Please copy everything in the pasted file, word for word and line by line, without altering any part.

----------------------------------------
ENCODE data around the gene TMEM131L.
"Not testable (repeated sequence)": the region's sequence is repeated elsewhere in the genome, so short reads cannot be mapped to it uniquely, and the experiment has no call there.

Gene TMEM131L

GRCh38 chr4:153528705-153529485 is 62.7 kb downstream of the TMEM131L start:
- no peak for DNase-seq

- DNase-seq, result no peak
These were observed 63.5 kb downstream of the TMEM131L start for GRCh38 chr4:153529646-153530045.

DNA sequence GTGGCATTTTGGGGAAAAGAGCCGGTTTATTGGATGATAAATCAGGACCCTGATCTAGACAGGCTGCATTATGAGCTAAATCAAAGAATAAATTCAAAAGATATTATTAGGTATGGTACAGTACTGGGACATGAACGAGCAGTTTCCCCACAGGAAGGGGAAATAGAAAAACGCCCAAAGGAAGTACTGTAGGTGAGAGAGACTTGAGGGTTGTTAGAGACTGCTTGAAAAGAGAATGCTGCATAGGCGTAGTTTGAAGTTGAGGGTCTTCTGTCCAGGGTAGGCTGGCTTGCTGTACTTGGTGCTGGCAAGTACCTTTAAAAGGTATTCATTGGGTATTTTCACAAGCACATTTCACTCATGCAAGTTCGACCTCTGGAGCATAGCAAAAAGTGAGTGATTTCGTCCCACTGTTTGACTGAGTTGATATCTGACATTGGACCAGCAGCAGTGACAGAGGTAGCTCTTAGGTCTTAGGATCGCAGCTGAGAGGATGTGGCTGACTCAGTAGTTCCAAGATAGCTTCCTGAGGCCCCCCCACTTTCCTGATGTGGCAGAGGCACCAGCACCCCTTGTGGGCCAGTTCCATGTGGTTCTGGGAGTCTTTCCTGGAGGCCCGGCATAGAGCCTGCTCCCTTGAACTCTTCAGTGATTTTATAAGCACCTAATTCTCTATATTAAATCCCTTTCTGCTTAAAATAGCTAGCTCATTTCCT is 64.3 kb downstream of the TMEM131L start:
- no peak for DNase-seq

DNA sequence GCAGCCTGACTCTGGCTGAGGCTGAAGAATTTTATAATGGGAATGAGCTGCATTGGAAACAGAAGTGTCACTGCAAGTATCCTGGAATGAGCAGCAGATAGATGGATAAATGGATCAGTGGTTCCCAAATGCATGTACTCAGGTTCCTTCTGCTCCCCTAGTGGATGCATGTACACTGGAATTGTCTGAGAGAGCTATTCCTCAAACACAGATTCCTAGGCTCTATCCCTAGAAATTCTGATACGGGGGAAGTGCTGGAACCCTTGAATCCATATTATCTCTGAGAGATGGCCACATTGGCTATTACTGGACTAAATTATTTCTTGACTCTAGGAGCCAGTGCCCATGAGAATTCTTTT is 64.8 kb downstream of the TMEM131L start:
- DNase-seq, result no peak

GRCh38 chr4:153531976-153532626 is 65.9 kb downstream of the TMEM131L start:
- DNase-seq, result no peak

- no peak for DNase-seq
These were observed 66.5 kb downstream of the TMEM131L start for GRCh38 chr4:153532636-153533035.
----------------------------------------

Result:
ENCODE data around the gene TMEM131L.
"Not testable (repeated sequence)": the region's sequence is repeated elsewhere in the genome, so short reads cannot be mapped to it uniquely, and the experiment has no call there.

Gene TMEM131L

GRCh38 chr4:153528705-153529485 is 62.7 kb downstream of the TMEM131L start:
- no peak for DNase-seq

- DNase-seq, result no peak
These were observed 63.5 kb downstream of the TMEM131L start for GRCh38 chr4:153529646-153530045.

DNA sequence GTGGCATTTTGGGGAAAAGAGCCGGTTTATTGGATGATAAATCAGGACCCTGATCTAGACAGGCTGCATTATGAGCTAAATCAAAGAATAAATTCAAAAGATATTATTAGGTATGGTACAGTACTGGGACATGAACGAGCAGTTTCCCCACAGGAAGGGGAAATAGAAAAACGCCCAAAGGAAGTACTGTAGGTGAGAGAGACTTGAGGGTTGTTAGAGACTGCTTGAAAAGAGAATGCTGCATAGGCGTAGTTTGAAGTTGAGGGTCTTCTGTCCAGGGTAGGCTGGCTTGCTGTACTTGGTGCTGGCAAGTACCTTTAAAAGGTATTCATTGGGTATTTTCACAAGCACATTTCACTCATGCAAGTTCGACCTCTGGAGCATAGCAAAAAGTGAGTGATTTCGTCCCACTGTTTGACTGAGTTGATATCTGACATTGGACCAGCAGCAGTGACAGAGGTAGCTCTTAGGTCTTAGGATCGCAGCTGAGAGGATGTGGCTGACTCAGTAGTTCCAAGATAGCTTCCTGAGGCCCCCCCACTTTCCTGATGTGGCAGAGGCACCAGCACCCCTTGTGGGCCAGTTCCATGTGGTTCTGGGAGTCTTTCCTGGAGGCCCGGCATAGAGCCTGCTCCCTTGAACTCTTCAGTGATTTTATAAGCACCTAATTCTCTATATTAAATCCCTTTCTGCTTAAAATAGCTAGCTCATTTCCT is 64.3 kb downstream of the TMEM131L start:
- no peak for DNase-seq

DNA sequence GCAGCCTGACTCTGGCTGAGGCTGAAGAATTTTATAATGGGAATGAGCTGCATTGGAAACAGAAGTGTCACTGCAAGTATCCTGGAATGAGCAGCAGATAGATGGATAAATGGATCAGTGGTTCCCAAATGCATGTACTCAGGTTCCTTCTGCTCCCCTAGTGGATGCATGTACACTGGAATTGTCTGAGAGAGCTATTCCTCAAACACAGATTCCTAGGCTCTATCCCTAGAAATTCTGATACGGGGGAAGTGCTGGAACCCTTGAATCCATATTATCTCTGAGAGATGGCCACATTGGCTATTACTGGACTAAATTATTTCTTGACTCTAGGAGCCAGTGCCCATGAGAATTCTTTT is 64.8 kb downstream of the TMEM131L start:
- DNase-seq, result no peak

GRCh38 chr4:153531976-153532626 is 65.9 kb downstream of the TMEM131L start:
- DNase-seq, result no peak

- no peak for DNase-seq
These were observed 66.5 kb downstream of the TMEM131L start for GRCh38 chr4:153532636-153533035.